TORRINGTON – “We were the little boys playing with the big boys, but we didn’t realize it of course,” said R.B. Hackbarth, third baseman from the 1968 Torrington Little League team that finished 11th in the country. “We were just a bunch of kids out there having fun.”
The 1968 team was recognized for their accomplishments Saturday during the Torrington Little League Opening Day, with three of the players and the manager of the team in attendance.
Although 1968 was a successful year, the Torrington team was not expecting the amount of success they earned. The 1967 team was the team expected to make a deep run into the postseason, but it didn’t work out that way.
“That was the team everyone thought was going to go far, but it really didn’t pan out,” Hackbarth said. “That next year, we didn’t really expect to do that good.”
The team, piloted by manager Art Thompson, marched right through the state tournament in the summer of 1968, starting with a 15-0 win over Newcastle. Torrington then rattled off two more wins, beating Rawlins 9-0 and Powell 5-0, to win the state tournament, punching the team’s ticket to the regional tournament in Elko, Nev.
“We didn’t look forward to the next game, we were just playing ball and having fun,” starting pitcher Kelly Sittner said of the postseason success. “We were well coached and well supported by the community.”
Heading into Elko, the Torrington team picked up a 5-0 win over Grand Junction, Colo. 5-0 to head to the regional championship game, where they squeaked out a 4-3 win over Reno, Nev.
“The first thing that comes to mind is we were totally surprised by our success,” Sittner said. “Once we started seeing how good we were, that’s what really brought us together… It was an ongoing surprise for every one of us.”
With the two wins in Elko in the books, Torrington headed straight for Gallup, N.M. for a sectional tournament, where the team squared off against Albuquerque, N.M. In the 10-inning bout, Albuquerque got the better of Torrington with a 2-1 score, ending Torrington’s miraculous run, putting them as the 11th team in the country.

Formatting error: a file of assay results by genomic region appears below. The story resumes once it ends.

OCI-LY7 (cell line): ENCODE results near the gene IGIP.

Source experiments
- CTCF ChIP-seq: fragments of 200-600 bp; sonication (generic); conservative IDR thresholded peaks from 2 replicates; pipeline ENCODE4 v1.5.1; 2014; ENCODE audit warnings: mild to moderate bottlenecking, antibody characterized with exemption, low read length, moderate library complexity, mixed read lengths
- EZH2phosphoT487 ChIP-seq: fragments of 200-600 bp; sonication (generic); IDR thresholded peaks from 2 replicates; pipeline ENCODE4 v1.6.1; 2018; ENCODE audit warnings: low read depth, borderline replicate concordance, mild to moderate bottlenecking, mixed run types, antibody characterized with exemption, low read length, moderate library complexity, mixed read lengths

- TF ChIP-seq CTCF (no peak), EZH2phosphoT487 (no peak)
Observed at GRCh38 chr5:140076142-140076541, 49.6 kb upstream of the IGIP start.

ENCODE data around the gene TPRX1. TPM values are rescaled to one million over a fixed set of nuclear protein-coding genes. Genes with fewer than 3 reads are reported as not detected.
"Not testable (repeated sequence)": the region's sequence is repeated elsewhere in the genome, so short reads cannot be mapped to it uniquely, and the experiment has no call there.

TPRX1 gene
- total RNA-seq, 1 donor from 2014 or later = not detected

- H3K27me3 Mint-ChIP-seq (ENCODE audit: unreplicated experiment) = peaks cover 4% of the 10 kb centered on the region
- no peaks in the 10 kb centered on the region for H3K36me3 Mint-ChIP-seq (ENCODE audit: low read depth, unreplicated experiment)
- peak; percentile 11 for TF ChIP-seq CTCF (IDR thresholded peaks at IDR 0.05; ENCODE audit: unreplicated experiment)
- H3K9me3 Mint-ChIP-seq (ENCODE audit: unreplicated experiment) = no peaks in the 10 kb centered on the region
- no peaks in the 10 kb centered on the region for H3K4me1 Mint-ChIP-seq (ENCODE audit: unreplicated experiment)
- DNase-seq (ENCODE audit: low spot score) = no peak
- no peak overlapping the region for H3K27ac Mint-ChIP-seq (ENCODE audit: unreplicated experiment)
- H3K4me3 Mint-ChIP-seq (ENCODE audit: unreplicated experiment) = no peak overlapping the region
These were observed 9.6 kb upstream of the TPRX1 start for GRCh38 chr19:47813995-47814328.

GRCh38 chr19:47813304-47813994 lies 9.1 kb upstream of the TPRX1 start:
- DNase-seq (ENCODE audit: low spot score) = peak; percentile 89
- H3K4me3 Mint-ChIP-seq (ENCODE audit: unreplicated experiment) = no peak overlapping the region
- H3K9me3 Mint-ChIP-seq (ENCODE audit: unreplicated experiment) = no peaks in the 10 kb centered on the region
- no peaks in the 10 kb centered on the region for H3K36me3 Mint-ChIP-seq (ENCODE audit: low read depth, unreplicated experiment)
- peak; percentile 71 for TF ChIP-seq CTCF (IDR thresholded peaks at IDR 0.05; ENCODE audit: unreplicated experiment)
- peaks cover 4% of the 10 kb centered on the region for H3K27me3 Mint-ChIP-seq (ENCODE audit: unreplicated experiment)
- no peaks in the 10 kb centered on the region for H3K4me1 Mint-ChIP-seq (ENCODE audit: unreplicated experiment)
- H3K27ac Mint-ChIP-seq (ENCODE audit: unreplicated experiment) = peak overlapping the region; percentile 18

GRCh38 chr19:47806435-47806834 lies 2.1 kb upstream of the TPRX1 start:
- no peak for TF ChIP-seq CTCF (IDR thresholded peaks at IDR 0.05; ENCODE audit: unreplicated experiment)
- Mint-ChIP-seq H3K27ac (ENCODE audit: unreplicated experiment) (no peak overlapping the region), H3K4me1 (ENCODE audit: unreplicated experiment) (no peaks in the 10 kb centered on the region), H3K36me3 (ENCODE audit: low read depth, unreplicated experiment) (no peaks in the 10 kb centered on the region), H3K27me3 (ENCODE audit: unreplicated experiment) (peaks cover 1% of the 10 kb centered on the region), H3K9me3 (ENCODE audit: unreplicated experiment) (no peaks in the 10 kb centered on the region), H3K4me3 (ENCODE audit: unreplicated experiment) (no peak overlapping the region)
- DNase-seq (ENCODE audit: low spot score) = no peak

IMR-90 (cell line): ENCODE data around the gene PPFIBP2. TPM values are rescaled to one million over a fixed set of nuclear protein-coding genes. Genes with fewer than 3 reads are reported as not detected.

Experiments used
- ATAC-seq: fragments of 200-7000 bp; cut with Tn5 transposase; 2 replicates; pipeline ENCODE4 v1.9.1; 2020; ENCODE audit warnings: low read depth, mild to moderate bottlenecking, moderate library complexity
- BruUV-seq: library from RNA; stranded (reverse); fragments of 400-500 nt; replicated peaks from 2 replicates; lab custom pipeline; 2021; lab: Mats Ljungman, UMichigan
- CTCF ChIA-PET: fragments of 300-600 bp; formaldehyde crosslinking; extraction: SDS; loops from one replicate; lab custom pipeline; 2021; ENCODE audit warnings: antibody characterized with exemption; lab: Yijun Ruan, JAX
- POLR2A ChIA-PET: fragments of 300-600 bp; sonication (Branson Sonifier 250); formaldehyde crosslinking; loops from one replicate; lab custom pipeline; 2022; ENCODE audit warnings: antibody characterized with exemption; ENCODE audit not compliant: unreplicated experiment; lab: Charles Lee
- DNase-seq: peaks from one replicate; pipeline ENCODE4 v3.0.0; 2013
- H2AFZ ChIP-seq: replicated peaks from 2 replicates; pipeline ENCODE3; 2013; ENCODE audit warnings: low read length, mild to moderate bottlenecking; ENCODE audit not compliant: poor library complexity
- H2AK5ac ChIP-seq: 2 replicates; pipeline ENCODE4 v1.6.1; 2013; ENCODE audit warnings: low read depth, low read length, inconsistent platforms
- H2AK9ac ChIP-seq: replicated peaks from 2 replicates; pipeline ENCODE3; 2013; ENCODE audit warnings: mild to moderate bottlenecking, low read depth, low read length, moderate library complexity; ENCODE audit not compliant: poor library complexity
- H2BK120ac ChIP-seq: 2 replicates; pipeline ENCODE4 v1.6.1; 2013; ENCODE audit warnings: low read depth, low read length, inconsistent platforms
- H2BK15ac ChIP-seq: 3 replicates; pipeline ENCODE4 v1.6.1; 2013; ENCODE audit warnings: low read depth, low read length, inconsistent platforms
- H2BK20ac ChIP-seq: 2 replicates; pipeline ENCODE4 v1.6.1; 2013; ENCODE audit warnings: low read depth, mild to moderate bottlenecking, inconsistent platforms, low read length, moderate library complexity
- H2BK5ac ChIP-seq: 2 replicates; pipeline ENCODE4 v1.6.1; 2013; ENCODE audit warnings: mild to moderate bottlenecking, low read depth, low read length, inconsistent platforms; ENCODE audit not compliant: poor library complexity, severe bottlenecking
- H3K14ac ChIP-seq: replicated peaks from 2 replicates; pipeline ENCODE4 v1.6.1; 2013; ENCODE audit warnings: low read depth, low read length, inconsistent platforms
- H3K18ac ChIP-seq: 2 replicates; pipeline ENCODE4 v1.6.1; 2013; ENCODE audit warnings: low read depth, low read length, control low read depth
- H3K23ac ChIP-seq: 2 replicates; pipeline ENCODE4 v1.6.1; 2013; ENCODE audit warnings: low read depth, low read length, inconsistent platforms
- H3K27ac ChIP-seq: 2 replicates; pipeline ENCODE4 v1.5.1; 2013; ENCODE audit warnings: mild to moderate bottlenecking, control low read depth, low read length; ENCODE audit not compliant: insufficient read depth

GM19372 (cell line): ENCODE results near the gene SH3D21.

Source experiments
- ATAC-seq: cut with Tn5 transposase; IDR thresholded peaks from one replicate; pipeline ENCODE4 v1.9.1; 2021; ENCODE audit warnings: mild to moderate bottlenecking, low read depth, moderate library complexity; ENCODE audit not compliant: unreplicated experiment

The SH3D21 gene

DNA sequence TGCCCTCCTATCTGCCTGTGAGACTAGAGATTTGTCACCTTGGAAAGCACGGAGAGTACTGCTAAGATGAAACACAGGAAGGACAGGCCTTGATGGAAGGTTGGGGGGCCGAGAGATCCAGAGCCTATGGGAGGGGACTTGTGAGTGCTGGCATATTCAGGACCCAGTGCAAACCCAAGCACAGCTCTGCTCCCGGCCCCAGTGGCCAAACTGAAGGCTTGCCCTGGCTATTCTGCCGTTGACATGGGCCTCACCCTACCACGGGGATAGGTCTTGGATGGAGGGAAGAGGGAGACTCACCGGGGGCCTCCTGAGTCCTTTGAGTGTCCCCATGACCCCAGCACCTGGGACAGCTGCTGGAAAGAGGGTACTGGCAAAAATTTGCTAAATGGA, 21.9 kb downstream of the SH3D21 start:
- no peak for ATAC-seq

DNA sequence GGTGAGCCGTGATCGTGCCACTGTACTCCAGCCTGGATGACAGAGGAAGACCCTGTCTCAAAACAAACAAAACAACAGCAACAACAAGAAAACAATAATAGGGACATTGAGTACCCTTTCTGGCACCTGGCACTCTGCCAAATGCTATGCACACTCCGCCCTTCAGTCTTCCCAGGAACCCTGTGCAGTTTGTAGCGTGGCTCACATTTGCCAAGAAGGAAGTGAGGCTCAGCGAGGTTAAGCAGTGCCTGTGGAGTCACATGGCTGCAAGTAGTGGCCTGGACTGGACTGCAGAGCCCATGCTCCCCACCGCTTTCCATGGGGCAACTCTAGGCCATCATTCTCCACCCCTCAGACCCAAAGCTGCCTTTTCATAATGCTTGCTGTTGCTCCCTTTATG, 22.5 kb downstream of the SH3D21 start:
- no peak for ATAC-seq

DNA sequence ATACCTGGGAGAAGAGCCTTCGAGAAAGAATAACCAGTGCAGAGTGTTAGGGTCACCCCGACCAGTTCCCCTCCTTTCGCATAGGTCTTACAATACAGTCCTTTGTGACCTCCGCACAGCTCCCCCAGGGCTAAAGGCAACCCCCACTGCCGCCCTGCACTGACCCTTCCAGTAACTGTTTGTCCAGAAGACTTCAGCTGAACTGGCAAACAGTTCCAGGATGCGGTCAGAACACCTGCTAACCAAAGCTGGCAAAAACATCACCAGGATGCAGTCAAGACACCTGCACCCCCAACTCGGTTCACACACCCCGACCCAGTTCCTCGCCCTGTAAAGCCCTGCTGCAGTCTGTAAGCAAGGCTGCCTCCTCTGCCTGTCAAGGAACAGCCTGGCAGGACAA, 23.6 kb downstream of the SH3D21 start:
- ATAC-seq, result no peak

After the loss, the Torrington team flew into Scottsbluff, Neb. and headed for home. The team’s efforts did not go unnoticed by the town. Cars lined both sides of the street from the Wyoming state line to Torrington.
“It never really set in until we flew into Scottsbluff and those cars were lined up from Henry to Torrington on both sides of the street,” Hackbarth said.
“The town turned out to welcome us back,” Sittner said. “That’s what it’s like to be on a small-town, rag-tag team.”
The three players and manager from the 1968 Little League team were recognized by the current Little League community Saturday, with several speeches. When it comes to baseball, Sittner said there was one thread that bonded the 1968 team.
“We knew if I couldn’t make the play, the guy next to me would,” he said. “That’s what our team was all about.”
The achievement of finishing 11th in the country may have come 50 years ago, but the memories are still there for the players. What was once just a group of kids playing baseball, is now a lasting accomplishment.
“Now I do realize it was one hell of a team,” Hackbarth said. “Back then, that didn’t really sink in.”